Known for its simplicity, usefulness and beauty, Scandinavian interior design is a pure, minimalist style that focuses on functionality, clean lines, impeccable realization and restrained elegance. The use of light is considered very important and many Scandinavian homes are characterized by the use of muted earth tones, honest materials and minimal ornamentation.
Although we speak of Scandinavian style, it does not mean that there is only a decorative style in those northern lands. There are different Scandinavian styles from the traditional and decorative Gustavian style to the minimalism of the mid-20th century. Going through the latest trends that have also been introduced in the Scandinavian, industrial, rustic style, etc ...
Wall-to-wall carpets were never successful in Sweden and all Scandinavian interiors must have wooden floors, preferably in light colors, in all rooms except bathrooms.
The white and gray walls, the blue textiles, recreate the proper atmosphere of a Scandinavian interior, however there are more, the colorful textiles of Marimekko in the pop style of the 60s and the more decorative ones of Frank Josef, in the 40s. Both very different, both very Scandinavian.
The main material is wood, in any presentation. To cover walls, floors and even the ceiling to add texture and warmth.
Always clear lines both in the architecture and in the furniture.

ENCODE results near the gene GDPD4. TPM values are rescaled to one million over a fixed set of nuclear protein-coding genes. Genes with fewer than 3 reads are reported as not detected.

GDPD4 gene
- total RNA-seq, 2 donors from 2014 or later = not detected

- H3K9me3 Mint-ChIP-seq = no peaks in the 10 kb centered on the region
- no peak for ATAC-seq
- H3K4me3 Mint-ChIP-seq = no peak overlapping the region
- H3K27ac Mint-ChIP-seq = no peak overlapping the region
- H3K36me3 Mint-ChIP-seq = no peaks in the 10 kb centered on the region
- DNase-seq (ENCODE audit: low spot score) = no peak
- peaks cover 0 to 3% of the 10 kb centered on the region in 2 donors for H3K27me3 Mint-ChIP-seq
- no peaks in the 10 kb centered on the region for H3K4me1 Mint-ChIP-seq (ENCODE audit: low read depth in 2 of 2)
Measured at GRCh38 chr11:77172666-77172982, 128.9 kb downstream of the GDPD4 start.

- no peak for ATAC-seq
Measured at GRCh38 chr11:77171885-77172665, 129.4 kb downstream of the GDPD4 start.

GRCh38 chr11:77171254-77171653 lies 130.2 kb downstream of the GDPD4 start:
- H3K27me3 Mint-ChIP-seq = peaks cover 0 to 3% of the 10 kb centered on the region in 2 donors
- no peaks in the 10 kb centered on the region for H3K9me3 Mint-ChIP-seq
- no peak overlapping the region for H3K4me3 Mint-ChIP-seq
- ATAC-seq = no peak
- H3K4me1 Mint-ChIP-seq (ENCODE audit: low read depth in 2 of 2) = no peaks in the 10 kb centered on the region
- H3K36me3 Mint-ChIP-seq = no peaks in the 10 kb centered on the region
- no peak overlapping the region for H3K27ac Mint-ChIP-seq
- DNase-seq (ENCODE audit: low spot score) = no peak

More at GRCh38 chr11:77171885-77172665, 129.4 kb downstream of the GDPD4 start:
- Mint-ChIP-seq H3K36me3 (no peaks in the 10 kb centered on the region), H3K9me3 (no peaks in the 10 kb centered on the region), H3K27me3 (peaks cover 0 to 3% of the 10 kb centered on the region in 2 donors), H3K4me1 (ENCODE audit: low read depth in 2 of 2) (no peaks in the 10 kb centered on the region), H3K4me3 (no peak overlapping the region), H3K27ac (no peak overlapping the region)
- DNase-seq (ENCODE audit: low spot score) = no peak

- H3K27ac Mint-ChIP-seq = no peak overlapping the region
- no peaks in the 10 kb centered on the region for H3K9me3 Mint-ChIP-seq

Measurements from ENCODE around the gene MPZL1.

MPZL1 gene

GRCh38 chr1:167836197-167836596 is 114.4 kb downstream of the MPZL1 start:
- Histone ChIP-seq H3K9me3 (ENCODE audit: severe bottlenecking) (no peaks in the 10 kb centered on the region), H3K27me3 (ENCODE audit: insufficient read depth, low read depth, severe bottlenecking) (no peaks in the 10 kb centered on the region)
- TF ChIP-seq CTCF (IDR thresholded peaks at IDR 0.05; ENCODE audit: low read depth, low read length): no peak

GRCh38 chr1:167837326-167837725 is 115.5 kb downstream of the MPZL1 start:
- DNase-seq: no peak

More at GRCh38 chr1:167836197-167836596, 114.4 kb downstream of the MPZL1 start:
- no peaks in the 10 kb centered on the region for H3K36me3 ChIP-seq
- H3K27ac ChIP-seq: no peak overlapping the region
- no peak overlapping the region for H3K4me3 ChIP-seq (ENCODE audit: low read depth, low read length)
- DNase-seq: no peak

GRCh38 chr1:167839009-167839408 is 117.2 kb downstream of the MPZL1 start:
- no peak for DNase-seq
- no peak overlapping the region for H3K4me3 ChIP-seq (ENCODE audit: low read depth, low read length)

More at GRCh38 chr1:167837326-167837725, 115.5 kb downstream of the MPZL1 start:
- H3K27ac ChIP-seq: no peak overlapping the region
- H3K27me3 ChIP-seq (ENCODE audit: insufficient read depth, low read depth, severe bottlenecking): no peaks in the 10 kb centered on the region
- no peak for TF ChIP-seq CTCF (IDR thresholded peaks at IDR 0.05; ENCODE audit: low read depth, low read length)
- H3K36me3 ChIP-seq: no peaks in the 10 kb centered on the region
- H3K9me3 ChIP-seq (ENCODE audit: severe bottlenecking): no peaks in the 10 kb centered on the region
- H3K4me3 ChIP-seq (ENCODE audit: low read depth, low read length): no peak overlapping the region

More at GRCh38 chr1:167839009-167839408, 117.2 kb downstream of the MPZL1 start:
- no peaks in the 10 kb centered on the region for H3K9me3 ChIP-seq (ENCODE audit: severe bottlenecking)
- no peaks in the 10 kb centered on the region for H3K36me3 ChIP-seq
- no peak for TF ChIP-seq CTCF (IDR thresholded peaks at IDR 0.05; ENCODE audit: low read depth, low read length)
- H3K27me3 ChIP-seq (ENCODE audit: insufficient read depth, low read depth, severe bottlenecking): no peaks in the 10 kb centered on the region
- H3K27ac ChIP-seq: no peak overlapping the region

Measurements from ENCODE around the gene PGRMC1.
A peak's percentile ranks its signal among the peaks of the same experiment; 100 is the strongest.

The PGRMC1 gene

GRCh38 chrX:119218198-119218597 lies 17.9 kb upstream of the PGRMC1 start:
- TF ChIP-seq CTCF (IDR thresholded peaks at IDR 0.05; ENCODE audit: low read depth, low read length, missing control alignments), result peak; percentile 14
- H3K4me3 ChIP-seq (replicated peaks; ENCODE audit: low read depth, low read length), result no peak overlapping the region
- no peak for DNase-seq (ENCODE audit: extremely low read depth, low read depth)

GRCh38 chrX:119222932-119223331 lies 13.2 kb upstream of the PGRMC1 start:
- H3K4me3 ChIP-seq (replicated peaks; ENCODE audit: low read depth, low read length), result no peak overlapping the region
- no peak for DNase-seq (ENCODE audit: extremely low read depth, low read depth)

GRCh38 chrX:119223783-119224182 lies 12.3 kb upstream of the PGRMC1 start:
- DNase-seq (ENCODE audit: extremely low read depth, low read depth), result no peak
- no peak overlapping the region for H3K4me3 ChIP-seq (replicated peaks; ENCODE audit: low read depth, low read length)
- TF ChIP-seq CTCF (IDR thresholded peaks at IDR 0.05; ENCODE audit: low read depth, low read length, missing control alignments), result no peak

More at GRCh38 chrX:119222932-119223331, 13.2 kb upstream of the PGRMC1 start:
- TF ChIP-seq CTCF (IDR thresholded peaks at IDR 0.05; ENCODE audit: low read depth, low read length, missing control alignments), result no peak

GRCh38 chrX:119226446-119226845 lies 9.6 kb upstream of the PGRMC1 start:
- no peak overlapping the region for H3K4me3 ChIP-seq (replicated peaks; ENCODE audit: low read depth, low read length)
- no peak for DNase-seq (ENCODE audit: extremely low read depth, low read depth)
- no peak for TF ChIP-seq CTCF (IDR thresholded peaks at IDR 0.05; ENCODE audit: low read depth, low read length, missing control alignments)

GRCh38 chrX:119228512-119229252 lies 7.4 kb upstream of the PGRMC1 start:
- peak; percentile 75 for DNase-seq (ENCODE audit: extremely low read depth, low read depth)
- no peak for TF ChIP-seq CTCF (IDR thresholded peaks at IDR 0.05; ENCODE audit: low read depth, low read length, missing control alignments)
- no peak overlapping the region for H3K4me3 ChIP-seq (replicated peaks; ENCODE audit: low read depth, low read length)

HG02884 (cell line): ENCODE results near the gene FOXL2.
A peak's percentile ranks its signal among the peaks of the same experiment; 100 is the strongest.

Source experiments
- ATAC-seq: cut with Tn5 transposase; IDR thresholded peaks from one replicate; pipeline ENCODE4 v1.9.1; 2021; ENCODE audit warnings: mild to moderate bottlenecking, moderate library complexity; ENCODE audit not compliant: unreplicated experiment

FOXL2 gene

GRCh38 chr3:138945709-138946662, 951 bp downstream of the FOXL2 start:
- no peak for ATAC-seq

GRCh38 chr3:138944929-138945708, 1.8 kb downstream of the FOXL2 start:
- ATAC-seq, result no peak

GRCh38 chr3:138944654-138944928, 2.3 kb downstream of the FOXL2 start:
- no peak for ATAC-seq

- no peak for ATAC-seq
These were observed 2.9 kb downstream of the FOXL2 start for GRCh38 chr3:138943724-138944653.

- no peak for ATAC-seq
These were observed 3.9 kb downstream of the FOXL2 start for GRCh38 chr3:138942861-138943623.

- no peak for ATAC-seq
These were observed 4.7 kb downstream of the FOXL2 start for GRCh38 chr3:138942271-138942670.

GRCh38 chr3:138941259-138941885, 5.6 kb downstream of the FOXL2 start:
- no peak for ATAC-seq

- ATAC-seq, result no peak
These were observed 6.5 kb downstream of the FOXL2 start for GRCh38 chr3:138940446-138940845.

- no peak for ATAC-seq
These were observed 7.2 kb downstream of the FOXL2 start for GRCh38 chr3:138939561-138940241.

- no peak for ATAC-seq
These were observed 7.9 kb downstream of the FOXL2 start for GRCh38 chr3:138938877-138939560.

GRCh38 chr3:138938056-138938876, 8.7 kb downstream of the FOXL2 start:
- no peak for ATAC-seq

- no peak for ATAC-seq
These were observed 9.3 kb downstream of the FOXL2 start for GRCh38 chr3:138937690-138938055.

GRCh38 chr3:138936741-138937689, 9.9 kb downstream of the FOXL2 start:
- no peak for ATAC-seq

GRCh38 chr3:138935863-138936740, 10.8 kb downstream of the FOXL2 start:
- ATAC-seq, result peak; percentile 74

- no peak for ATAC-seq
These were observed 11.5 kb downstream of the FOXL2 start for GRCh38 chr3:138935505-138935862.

A truly Scandinavian interior is always very functional and livable. It is a pragmatic decorative style, made to live.
There are incredible pieces from various manufacturers. Some of the designers of the mid-century period include Hans Wegner, Alvar Aalto and Arne Jacobsen and their pieces are as beautiful today as they were when they were conceived.
Stove in the corner:
Unlike other countries where the fireplace or stove becomes the queen of the room in which it is located, in the Scandinavian countries the stove is a simple piece, sometimes of tiles and is always installed in a corner.
The Swedes have been among the first to add ecological aspects to their homes. Triple glazing, proper insulation of walls and ceilings, geothermal heat pumps ... these are all standard measures in new Swedish buildings.
Opening to the outside:
Swedes need a connection to the outside so you'll find a balcony or terrace, even in the smallest apartments. This is usually covered and used to barbecue and spend outdoors on bright summer nights.
Accessories and accessories:
These have to undergo a draconian control, few, very few have to be the complements. Always used as contrasting elements, no figurines, bibelots and boxes everywhere.